It is to be noted that through these changes, the provisions of the Merchant Shipping Act which fell under the responsibilities of various persons and organisations including the minister responsible for maritime affairs, the harbour master and the SPA, will now be under the management of the Seychelles Maritime Safety Authority.

Minister Dogley explained that by concentrating such responsibilities under one organisation, it will be easier to regulate and administer maritime safety provisions and rules and meet our obligations under a wide range of international maritime agreements, protocols and conventions.

The Seychelles Maritime Safety Authority will be an independent and autonomous organisation which will be governed by a board of directors and it will replace the current Seychelles Maritime Safety Administration.

Apart from maritime safety, it will take on new responsibilities.

“It will be responsible for issuing and administering licenses for boats above 10 metres as well as issuing identification numbers for boats less than 10 metres but its responsibilities will not include fishing boats as this will remain under the responsibility of the SFA,” Minister Dogley highlighted.

The SMSA Bill makes provisions for the creation of the authority itself and its board of directors, it outlines its functions which are very broad, it spells out the procedures and conditions to appoint the chief and deputy chief executives, it provides for an appeals committee among other provisions.

The Merchant Shipping Act Cap (282) has been in existence since 1992 and it is a very complex but comprehensive piece of legislation that covers maritime administration and safety as well as a wide range of maritime conventions and agreements.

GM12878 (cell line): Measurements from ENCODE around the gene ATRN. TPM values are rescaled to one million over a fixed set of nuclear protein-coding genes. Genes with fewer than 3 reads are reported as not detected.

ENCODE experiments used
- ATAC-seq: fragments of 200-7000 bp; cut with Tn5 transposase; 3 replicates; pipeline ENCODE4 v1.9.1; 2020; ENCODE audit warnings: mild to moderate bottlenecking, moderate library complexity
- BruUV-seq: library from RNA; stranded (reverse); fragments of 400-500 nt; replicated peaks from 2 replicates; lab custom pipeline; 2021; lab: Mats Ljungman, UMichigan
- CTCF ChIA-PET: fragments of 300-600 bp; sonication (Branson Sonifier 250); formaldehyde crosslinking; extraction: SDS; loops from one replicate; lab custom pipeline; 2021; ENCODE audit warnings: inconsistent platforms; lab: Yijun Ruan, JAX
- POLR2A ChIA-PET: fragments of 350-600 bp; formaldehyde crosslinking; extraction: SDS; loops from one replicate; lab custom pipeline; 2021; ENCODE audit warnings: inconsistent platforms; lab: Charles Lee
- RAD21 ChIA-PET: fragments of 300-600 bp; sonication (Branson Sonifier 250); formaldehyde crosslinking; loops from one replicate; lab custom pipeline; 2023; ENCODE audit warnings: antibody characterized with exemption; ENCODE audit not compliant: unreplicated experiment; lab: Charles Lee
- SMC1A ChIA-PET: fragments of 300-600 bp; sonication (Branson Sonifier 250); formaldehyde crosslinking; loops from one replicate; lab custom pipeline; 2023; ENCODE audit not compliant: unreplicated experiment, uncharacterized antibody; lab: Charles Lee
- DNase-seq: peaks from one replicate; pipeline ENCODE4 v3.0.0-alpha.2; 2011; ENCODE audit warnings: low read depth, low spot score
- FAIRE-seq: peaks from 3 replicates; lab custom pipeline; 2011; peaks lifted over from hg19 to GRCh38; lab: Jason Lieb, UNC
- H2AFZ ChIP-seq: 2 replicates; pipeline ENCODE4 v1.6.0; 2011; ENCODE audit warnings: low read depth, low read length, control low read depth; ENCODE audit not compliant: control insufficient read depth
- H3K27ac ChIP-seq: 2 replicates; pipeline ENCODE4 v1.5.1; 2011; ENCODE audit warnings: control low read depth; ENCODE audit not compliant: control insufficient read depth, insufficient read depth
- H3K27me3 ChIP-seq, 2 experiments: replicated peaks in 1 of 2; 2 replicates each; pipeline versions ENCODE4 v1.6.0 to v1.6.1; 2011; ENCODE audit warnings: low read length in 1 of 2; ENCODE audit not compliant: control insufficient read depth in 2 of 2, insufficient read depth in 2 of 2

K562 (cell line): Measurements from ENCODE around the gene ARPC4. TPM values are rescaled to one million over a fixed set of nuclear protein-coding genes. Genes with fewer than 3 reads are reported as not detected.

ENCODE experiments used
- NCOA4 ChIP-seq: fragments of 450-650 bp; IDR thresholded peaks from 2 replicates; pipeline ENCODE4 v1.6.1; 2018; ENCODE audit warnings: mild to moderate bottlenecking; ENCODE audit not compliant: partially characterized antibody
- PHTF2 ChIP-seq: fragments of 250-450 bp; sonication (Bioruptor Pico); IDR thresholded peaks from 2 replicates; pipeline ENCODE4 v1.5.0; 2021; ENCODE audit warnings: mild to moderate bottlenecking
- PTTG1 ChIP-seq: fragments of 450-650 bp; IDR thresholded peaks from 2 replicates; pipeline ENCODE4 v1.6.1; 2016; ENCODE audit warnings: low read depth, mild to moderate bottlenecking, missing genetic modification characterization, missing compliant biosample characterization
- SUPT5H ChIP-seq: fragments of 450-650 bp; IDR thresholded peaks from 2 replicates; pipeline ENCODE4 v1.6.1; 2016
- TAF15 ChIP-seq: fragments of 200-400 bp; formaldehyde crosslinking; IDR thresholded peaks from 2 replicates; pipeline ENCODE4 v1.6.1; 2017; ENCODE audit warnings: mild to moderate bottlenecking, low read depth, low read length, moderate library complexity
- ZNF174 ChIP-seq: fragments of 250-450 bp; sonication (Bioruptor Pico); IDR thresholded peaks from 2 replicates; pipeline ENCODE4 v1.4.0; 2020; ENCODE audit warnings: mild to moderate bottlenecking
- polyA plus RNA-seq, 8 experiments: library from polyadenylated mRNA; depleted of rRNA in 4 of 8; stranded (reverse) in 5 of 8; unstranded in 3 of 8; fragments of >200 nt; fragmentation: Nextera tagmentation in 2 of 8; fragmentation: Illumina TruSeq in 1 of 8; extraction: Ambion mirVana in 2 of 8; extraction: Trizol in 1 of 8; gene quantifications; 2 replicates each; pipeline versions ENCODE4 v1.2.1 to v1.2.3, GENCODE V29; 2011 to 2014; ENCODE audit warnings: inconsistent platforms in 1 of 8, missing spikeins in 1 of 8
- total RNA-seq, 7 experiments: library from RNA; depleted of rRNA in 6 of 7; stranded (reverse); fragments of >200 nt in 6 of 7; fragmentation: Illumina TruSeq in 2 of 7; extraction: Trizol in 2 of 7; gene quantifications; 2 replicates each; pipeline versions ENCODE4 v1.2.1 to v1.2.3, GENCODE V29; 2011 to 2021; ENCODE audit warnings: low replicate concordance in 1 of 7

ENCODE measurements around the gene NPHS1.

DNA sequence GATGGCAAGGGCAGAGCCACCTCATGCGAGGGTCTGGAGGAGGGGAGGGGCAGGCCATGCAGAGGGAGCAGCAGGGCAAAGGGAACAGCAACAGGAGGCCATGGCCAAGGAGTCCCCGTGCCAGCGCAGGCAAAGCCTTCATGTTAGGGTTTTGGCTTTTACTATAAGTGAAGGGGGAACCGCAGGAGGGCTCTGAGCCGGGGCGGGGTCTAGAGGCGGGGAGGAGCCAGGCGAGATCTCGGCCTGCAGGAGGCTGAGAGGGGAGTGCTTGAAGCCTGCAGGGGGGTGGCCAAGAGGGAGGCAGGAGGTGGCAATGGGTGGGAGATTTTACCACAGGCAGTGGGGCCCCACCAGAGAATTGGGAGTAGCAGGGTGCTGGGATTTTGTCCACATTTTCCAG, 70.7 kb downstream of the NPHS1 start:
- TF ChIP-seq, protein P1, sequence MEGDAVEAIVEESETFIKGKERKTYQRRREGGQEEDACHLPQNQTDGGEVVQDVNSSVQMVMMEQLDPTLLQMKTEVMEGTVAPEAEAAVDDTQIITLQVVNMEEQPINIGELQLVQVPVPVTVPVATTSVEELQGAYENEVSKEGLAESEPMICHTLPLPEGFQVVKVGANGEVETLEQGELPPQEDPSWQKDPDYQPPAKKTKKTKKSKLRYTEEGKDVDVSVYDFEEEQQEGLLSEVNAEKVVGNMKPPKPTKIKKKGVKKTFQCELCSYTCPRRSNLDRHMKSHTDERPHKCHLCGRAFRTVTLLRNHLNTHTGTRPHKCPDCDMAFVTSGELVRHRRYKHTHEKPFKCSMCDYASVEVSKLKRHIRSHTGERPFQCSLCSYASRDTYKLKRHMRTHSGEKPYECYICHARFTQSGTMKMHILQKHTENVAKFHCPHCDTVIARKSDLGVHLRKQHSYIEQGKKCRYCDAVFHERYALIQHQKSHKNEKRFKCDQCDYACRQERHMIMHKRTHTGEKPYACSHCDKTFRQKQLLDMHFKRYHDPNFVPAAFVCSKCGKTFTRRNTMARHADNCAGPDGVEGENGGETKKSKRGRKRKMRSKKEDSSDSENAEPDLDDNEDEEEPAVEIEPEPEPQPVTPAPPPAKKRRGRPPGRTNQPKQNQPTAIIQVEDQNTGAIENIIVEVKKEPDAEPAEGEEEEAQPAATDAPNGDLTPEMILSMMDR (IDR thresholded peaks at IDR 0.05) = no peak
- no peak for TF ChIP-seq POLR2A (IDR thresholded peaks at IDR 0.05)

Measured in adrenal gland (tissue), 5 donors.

“Together with the new SMSA Bill it defines the role, functions and powers of the new authority. Through the Act the SMSA is empowered to regulate and enforce maritime legal provisions, rules, procedures and conditions,” said Minister Dogley, noting that there was a need to harmonise the two Bills by introducing the new concepts and provisions provided for in the SMSA Bill in the Merchant Shipping Act.

Minister Dogley also highlighted that they used the opportunity to update all the fines and penalties under the Merchant Shipping Act.

He noted that the enactment of these two pieces of legislation will enable Seychelles to make major strides in strengthening its capacities in developing the blue economy.

Meanwhile Minister Dogley has stated that it now remains for the responsible minister to specify the date that the provisions of the two pieces of legislation will come into force.

Asked if the new authority will have the capacity to handle its new responsibilities, Minister Dogley said the ministry is currently working on its structures and its different departments. He said the authority currently has 16 members of staff and talks are underway to review and assess the manpower, and other operational needs of the new authority.

 

Marie-Anne Lepathy